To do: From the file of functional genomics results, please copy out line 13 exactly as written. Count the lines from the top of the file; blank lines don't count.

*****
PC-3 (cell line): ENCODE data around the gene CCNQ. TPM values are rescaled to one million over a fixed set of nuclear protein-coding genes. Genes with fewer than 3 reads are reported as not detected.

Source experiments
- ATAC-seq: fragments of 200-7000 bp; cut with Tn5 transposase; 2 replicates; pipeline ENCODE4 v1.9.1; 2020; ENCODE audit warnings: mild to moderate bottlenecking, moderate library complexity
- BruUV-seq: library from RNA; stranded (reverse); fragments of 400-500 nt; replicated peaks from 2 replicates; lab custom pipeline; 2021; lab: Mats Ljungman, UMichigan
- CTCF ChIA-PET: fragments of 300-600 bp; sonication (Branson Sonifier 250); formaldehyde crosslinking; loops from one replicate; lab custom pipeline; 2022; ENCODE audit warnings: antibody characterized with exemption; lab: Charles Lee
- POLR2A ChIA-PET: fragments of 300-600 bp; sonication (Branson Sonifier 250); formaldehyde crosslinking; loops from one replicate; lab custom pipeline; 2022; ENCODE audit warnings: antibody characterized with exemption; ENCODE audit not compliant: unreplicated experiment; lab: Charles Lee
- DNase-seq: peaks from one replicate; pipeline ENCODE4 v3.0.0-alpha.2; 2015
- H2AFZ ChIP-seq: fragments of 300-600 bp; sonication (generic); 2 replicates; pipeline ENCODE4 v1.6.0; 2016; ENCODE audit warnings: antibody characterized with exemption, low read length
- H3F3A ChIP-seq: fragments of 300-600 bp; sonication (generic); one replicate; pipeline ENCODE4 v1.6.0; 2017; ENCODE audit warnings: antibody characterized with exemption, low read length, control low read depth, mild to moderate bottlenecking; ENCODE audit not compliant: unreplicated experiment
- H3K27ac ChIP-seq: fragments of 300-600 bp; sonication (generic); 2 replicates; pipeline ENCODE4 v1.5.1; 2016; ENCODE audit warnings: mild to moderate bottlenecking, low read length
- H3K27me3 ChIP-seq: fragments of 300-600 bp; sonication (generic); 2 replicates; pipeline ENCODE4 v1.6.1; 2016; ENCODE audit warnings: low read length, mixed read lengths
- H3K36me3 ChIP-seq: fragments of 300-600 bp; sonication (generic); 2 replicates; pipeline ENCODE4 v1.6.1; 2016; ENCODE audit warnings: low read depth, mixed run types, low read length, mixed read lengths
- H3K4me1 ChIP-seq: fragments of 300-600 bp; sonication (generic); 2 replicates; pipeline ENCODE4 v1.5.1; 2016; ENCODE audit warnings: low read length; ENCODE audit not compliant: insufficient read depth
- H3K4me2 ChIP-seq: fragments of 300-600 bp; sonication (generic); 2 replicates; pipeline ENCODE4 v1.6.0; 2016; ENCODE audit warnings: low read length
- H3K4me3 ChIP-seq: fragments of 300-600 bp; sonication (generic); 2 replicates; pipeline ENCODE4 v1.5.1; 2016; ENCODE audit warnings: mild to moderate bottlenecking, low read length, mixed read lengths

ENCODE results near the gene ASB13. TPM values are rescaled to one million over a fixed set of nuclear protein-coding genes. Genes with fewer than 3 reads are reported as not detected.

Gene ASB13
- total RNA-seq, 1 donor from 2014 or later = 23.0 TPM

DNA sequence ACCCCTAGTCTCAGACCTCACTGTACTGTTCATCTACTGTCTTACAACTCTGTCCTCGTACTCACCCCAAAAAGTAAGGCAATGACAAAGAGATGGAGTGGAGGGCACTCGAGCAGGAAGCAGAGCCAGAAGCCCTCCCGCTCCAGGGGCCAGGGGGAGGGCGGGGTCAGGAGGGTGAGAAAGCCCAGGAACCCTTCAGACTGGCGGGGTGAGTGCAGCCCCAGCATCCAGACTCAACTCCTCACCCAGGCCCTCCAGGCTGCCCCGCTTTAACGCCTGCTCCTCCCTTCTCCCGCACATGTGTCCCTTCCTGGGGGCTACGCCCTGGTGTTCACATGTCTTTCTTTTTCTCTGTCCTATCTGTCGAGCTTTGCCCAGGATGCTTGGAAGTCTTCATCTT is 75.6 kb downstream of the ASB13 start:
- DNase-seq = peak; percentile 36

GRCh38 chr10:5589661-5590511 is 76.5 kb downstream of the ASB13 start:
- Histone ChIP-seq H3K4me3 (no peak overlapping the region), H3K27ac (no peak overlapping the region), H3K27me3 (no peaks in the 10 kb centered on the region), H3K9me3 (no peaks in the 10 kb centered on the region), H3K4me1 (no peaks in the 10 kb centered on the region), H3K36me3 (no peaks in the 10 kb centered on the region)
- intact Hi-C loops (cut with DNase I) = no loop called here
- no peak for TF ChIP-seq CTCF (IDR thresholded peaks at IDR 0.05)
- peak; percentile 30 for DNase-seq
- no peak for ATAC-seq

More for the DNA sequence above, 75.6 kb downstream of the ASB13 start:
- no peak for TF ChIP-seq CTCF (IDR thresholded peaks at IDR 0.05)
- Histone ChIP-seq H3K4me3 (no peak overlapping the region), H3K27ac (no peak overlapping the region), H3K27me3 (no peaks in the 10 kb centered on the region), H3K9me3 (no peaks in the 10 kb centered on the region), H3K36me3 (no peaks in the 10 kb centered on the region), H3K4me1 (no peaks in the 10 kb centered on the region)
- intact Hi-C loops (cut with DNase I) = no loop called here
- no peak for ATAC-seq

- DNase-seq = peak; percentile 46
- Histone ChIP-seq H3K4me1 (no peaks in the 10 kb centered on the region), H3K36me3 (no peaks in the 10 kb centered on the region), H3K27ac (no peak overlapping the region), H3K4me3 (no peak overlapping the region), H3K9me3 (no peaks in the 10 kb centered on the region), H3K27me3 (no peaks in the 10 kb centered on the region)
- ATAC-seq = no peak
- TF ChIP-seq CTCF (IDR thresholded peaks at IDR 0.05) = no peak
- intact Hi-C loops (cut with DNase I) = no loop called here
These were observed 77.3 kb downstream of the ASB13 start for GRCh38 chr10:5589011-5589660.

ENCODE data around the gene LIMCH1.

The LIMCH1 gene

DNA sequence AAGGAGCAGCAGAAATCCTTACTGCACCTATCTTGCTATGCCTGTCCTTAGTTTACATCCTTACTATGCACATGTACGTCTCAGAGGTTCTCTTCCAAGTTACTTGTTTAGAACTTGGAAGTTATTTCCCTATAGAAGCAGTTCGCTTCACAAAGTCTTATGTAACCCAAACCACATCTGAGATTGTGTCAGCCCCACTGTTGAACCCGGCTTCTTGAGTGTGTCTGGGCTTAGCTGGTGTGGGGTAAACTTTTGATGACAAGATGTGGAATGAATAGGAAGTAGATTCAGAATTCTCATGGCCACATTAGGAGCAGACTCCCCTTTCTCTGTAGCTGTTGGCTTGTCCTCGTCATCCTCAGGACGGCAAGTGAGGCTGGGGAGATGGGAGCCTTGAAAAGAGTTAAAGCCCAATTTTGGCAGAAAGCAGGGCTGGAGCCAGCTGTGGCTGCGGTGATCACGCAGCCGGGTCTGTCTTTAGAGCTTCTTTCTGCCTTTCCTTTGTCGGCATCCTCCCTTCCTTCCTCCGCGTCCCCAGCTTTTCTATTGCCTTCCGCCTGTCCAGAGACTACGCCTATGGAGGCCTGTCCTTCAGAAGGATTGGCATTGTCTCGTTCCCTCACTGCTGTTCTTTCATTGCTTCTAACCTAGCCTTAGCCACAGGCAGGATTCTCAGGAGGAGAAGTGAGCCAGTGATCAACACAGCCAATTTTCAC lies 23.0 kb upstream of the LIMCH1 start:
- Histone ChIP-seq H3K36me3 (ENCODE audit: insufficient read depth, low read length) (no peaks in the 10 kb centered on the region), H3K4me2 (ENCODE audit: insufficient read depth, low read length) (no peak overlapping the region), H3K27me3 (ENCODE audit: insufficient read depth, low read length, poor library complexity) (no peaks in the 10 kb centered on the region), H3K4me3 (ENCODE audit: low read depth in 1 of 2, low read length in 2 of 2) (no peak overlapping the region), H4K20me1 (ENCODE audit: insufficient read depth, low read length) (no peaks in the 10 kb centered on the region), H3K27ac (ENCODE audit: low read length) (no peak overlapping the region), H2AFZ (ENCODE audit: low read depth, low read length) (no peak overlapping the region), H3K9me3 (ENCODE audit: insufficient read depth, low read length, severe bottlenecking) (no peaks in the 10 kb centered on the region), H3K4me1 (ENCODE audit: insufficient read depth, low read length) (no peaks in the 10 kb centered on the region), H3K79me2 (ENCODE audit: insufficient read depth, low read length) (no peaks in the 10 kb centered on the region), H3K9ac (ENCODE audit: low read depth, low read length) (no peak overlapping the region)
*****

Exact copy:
- H3K4me1 ChIP-seq: fragments of 300-600 bp; sonication (generic); 2 replicates; pipeline ENCODE4 v1.5.1; 2016; ENCODE audit warnings: low read length; ENCODE audit not compliant: insufficient read depth